A high transparency in the 1. Alternatively, a high OH concentration is better for transmission in the ultraviolet UV region. Silica can be drawn into fibers at reasonably high temperatures, and has a fairly broad glass transformation range. One other advantage is that fusion splicing and cleaving of silica fibers is relatively effective. Silica fiber also has high mechanical strength against both pulling and even bending, provided that the fiber is not too thick and that the surfaces have been well prepared during processing.

Even simple cleaving breaking of the ends of the fiber can provide nicely flat surfaces with acceptable optical quality. Silica is also relatively chemically inert. In particular, it is not hygroscopic does not absorb water. Silica glass can be doped with various materials. One purpose of doping is to raise the refractive index e. Doping is also possible with laser-active ions for example, rare-earth-doped fibers in order to obtain active fibers to be used, for example, in fiber amplifiers or laser applications.

Both the fiber core and cladding are typically doped, so that the entire assembly core and cladding is effectively the same compound e. Particularly for active fibers, pure silica is usually not a very suitable host glass, because it exhibits a low solubility for rare-earth ions. This can lead to quenching effects due to clustering of dopant ions. Aluminosilicates are much more effective in this respect. Silica fiber also exhibits a high threshold for optical damage. This property ensures a low tendency for laser-induced breakdown. This is important for fiber amplifiers when utilized for the amplification of short pulses.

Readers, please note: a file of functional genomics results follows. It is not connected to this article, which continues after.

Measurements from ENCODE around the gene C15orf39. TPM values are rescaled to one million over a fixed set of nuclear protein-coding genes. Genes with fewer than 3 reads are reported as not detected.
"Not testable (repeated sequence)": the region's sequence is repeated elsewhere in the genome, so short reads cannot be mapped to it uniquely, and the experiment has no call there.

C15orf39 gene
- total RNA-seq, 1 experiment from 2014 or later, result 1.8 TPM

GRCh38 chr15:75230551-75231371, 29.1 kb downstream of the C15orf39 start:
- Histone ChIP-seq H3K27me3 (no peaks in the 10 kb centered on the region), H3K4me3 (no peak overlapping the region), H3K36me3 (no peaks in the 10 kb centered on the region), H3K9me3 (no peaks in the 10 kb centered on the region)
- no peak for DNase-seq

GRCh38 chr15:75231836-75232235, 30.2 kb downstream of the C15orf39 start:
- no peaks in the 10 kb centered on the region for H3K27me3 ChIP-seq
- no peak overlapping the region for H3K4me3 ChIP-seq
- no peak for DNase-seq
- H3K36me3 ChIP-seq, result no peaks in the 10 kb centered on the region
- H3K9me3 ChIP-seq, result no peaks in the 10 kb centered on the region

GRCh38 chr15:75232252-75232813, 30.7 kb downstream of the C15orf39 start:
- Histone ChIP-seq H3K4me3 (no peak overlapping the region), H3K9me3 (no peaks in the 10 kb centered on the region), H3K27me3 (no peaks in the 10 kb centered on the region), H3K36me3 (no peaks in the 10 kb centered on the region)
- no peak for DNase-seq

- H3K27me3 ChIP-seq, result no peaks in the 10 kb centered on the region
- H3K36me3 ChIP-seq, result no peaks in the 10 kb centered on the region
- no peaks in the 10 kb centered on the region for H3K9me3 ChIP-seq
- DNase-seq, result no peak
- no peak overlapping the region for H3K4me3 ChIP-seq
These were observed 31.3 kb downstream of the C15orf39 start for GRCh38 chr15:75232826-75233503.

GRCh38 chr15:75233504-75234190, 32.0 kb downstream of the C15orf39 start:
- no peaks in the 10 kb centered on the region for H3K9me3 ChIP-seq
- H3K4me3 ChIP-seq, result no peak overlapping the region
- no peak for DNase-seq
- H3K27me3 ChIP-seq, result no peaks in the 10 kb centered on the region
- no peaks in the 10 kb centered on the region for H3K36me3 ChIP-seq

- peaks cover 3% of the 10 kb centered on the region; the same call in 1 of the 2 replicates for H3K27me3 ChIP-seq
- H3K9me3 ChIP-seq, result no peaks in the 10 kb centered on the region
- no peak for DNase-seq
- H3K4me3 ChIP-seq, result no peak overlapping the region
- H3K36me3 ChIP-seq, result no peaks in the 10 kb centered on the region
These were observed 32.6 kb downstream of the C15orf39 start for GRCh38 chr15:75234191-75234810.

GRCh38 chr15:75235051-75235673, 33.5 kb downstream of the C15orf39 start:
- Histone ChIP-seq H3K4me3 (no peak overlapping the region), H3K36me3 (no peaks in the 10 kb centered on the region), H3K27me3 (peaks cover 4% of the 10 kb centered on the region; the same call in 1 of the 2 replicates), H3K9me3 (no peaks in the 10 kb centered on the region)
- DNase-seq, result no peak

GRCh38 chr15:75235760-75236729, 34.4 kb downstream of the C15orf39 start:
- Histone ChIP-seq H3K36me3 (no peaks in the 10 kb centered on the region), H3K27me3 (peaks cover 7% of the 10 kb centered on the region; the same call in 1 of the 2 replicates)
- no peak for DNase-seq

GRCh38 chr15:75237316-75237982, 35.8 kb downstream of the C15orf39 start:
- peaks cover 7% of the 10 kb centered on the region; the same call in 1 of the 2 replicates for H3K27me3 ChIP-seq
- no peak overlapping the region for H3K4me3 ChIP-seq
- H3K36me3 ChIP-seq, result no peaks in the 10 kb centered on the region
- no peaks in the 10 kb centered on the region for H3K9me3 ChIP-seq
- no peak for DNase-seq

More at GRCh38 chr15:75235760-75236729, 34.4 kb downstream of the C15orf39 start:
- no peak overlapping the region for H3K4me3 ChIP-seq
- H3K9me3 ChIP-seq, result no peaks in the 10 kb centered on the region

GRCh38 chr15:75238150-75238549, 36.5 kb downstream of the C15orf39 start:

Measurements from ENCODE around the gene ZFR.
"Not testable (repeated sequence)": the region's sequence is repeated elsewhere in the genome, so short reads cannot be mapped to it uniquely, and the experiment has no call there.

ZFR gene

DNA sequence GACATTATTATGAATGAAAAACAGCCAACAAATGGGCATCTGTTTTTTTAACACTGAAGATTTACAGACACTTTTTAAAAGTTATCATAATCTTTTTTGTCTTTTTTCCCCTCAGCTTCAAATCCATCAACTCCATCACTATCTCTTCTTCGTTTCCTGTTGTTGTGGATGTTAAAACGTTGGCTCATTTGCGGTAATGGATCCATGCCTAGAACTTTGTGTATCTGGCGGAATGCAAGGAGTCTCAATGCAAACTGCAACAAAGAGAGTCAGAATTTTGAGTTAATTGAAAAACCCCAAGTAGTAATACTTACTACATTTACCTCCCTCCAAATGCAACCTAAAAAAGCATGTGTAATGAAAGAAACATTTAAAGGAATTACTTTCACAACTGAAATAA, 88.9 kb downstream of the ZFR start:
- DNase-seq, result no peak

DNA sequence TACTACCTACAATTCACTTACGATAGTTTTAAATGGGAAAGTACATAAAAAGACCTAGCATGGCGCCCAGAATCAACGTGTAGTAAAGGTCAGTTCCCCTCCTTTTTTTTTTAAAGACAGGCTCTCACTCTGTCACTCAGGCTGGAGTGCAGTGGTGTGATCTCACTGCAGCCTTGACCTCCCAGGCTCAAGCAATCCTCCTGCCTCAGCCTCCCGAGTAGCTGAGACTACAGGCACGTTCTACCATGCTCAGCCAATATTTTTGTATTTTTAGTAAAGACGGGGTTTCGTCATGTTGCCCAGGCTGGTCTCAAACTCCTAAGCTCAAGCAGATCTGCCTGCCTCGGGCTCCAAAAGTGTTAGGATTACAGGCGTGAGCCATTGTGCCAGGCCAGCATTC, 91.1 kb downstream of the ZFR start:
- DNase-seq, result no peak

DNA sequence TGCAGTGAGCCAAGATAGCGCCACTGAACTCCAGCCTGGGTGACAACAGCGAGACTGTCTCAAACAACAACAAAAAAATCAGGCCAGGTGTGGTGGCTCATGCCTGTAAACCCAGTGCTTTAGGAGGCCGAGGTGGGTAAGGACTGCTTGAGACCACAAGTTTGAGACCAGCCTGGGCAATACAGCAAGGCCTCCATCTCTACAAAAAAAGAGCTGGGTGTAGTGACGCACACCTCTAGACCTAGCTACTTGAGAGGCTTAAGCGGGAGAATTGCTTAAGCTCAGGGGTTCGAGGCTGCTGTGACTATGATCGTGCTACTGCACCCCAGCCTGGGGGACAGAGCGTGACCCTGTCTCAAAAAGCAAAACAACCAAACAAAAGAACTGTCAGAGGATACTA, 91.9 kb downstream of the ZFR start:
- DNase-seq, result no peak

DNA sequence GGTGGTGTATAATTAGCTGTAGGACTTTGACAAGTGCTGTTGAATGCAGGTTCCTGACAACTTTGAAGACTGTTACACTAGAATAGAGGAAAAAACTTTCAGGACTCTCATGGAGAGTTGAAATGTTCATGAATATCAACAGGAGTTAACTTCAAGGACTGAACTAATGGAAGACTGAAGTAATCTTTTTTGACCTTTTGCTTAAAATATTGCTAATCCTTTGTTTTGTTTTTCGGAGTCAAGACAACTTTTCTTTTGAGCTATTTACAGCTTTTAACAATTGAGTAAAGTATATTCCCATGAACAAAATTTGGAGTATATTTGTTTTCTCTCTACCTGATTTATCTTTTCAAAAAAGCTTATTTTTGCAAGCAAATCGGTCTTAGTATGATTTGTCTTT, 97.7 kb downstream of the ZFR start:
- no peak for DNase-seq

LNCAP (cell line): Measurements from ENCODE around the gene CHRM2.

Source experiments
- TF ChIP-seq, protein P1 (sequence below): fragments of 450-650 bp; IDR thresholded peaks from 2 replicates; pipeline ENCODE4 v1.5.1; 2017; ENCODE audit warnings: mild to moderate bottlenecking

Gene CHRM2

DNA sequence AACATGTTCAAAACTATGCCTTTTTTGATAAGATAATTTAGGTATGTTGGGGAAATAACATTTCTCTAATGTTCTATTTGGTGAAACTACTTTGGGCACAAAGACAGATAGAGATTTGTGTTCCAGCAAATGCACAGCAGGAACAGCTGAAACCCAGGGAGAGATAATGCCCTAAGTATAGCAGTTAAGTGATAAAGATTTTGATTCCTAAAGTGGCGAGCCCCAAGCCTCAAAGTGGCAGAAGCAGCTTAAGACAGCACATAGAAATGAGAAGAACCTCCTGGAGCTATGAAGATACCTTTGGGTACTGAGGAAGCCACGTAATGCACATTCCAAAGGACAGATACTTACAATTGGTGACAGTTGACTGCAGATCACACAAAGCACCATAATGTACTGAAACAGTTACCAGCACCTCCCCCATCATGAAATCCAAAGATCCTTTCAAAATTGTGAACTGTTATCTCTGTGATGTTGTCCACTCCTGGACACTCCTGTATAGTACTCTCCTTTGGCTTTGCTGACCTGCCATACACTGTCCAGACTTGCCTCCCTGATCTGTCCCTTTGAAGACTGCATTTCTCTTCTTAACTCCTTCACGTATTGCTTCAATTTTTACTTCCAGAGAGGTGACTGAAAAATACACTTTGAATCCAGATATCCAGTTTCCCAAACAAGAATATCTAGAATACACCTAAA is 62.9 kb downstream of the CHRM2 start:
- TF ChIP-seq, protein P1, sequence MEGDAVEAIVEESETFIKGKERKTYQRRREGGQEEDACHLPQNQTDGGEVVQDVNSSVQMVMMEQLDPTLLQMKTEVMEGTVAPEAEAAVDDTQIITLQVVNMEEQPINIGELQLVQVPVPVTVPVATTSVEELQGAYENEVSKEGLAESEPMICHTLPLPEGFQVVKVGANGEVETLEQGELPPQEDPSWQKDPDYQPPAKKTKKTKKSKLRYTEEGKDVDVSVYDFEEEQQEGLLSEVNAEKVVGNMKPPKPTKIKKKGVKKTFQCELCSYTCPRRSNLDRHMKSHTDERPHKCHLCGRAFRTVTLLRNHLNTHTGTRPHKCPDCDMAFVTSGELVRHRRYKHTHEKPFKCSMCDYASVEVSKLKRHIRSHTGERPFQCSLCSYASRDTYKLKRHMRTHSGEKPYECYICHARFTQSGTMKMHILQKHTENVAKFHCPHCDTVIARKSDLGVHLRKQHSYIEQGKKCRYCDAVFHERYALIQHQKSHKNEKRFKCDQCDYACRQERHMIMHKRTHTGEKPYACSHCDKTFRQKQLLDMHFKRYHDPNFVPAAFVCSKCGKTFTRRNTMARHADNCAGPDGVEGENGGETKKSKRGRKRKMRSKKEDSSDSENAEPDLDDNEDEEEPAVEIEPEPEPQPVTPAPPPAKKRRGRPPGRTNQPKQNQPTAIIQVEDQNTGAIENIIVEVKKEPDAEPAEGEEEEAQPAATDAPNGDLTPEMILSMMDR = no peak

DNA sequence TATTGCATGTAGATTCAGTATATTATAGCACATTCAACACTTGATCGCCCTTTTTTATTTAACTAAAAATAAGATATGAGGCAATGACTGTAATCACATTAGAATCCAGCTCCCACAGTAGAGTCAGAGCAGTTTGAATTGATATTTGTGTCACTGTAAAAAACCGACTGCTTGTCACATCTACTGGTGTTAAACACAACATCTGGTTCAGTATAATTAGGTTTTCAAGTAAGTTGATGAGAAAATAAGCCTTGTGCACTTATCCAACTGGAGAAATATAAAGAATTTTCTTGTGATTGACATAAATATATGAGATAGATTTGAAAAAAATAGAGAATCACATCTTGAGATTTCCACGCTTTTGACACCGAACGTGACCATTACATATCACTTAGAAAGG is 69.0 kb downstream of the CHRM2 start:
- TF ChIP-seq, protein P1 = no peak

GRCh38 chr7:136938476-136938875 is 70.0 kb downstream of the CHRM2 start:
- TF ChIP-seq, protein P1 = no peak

Because of these properties silica fibers are the material of choice in many optical applications, such as communications except for very short distances with plastic optical fiber , fiber lasers, fiber amplifiers, and fiber-optic sensors. Large efforts put forth in the development of various types of silica fibers have further increased the performance of such fibers over other materials.

Fluoride glass is a class of non-oxide optical quality glasses composed of fluorides of various metals. Because of their low viscosity , it is very difficult to completely avoid crystallization while processing it through the glass transition or drawing the fiber from the melt. Thus, although heavy metal fluoride glasses HMFG exhibit very low optical attenuation, they are not only difficult to manufacture, but are quite fragile, and have poor resistance to moisture and other environmental attacks.

An example of a heavy metal fluoride glass is the ZBLAN glass group, composed of zirconium , barium , lanthanum , aluminium , and sodium fluorides. Their main technological application is as optical waveguides in both planar and fiber form. However, such low losses were never realized in practice, and the fragility and high cost of fluoride fibers made them less than ideal as primary candidates.

Later, the utility of fluoride fibers for various other applications was discovered. These include mid- IR spectroscopy , fiber optic sensors , thermometry , and imaging. Also, fluoride fibers can be used for guided lightwave transmission in media such as YAG yttrium aluminium garnet lasers at 2. Phosphate glass constitutes a class of optical glasses composed of metaphosphates of various metals.